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Tuesday 23 September 2014

Polish meat suppliers to blame for horsemeat crisis, says Simon Coveney

Fiach Kelly

Published 26/01/2013 | 18:08

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Horse meat found in beef products...Agriculture and Food Minister Simon Coveney speaks to the media at University College Dublin, as suppliers in continental Europe are suspected of being the source of horse meat found in beef products. PRESS ASSOCIATION Photo. Picture date: Wednesday January 16, 2013. Scientific tests found traces of horse DNA in burgers on sale in some of the UK and Ireland's leading supermarkets. The Food Safety Authority of Ireland (FSAI) found low levels of horse in beef products sold in Tesco, Lidl, Aldi, Iceland and Dunnes Stores. Burger products which tested positive for horse DNA were produced by Liffey Meats and Silvercrest Foods in Ireland and one UK plant, Dalepak Hambleton. Mr Coveney said the source of the food alert appeared to be companies in the Netherlands and Spain. See PA story CONSUMER Horse. Photo credit should read: Niall Carson/PA Wire ...A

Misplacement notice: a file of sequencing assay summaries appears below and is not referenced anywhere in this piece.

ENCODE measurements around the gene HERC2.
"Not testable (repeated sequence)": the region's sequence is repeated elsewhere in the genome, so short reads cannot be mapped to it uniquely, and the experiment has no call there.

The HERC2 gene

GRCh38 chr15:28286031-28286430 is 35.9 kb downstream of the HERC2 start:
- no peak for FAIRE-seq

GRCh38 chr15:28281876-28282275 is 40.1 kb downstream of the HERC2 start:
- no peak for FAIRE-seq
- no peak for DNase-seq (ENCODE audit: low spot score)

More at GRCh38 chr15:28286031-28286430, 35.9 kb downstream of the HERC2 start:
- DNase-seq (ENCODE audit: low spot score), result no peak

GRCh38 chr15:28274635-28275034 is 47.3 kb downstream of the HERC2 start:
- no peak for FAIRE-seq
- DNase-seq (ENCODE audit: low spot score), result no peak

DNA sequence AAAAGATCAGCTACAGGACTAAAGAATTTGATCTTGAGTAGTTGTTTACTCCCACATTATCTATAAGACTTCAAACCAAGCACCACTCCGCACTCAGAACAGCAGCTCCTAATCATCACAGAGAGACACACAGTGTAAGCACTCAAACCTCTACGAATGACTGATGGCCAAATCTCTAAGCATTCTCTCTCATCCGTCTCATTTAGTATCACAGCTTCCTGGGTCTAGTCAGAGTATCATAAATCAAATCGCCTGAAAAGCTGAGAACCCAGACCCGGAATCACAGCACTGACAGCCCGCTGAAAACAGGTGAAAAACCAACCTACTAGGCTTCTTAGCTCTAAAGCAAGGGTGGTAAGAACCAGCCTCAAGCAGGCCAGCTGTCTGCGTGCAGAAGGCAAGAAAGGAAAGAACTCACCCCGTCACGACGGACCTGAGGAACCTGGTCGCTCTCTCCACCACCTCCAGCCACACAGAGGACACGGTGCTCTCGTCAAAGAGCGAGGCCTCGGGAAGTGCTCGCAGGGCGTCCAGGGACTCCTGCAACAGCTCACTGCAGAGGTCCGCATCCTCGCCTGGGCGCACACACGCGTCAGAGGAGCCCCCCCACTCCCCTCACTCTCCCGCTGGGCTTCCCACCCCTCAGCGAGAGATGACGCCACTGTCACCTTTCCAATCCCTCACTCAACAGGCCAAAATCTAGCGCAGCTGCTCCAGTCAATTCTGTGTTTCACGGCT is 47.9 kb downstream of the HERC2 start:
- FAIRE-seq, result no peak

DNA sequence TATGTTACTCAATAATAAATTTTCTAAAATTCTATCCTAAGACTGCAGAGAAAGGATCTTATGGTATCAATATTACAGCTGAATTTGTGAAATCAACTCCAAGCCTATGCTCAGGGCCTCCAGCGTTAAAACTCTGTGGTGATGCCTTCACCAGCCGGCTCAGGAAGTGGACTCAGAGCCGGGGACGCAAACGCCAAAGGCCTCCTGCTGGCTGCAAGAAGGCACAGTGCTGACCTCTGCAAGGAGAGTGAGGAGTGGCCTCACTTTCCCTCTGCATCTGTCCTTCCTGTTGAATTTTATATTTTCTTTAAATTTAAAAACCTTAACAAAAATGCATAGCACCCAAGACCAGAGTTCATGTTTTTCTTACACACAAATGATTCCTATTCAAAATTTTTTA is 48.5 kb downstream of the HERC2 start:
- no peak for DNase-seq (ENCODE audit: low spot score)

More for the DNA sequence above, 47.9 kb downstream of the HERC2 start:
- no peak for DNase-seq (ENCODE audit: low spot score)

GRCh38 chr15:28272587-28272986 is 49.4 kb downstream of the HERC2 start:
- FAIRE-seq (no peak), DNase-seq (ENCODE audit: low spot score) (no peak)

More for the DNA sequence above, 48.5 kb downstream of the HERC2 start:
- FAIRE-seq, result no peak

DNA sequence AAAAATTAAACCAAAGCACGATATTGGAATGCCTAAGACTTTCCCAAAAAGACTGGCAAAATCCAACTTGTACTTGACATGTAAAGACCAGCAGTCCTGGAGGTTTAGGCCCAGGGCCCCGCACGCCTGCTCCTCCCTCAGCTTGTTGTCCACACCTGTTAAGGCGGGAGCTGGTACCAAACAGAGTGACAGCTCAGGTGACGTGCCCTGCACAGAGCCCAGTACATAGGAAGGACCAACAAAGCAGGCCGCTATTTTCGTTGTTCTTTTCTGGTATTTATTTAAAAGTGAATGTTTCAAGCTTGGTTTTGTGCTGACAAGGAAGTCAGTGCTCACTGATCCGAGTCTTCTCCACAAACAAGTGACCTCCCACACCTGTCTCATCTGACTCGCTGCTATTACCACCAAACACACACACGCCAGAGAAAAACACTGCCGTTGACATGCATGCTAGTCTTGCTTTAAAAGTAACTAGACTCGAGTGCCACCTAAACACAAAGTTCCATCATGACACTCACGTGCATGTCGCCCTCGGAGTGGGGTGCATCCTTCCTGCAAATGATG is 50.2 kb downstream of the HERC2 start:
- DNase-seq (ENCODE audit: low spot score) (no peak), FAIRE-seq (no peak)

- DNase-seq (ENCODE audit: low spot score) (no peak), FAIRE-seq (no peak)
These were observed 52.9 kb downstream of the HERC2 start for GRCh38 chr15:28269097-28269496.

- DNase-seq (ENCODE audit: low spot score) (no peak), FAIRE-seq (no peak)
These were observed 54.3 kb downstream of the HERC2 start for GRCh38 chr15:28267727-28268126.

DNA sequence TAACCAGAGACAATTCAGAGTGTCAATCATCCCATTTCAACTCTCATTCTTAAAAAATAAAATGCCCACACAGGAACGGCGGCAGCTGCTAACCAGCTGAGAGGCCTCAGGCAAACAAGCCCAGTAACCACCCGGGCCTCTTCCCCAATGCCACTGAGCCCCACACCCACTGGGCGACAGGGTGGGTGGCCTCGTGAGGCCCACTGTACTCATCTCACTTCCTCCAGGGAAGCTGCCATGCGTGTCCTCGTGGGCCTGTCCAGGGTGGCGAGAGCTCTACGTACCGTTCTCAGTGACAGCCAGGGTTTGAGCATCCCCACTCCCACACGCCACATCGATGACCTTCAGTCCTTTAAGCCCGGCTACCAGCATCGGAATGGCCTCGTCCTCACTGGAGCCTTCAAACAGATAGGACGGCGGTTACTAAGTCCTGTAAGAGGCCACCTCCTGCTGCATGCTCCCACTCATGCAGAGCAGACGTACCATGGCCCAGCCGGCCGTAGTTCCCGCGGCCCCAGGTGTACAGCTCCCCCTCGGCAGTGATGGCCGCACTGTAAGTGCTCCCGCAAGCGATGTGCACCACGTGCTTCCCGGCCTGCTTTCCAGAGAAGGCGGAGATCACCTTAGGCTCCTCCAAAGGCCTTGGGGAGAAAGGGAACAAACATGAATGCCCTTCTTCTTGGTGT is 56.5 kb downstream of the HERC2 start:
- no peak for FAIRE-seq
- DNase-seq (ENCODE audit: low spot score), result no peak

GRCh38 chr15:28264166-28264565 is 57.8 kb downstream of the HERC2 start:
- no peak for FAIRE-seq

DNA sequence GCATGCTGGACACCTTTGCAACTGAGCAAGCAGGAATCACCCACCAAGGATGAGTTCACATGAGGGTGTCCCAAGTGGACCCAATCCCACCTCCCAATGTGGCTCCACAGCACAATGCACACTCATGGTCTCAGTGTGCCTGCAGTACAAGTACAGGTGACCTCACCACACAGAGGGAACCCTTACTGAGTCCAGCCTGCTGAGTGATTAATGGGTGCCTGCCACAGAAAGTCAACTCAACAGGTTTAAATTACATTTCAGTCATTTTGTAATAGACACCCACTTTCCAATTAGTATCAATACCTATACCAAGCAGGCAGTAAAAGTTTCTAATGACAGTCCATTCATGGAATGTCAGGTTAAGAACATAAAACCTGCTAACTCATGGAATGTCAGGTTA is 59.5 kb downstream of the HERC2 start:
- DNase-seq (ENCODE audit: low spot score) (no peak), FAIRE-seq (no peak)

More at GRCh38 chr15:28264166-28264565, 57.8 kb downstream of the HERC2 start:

POLISH meat suppliers are to blame for the horse meat found in burgers, Agriculture Minister Simon Coveney has said.

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Mr Coveney released the results of tests carried out by his department this evening and said Polish ingredients used by burger manufacturer Silvercrest contained 4.1pc horse DNA.

Mr Coveney said he assumed the Polish ingredients had been ordered to keep costs down.

He said no Irish or UK ingredients were to blame, adding the integrity of Irish food had been maintained.

The Silvercrest factory in Monaghan will now be cleared out of existing stock, some management will lose their jobs and they will only use Irish or UK products from now on.

Mr Coveney also said his department will have a permanent base in the factory, but said nobody in the company knowingly imported horse meat.

How the horse meat made its way into the product is a matter for Polish suppliers, he said.



Burger King, which switched suppliers when news of the horse meat scandal first broke, said it would be seeking further reassurance that products for their beef patties were sourced in the UK or Ireland.

A spokesman said: "Despite these findings, we take this matter very seriously.

"We remain committed to identifying suppliers that can produce 100% pure Irish and British beef products for us that meet our high quality standards."

Tesco also welcomed the results.

In a statement, a spokesman for the company said: "The findings announced by the minister correlate with the results of our own investigations at the plant.

"We will give detailed consideration to all the findings during next week."

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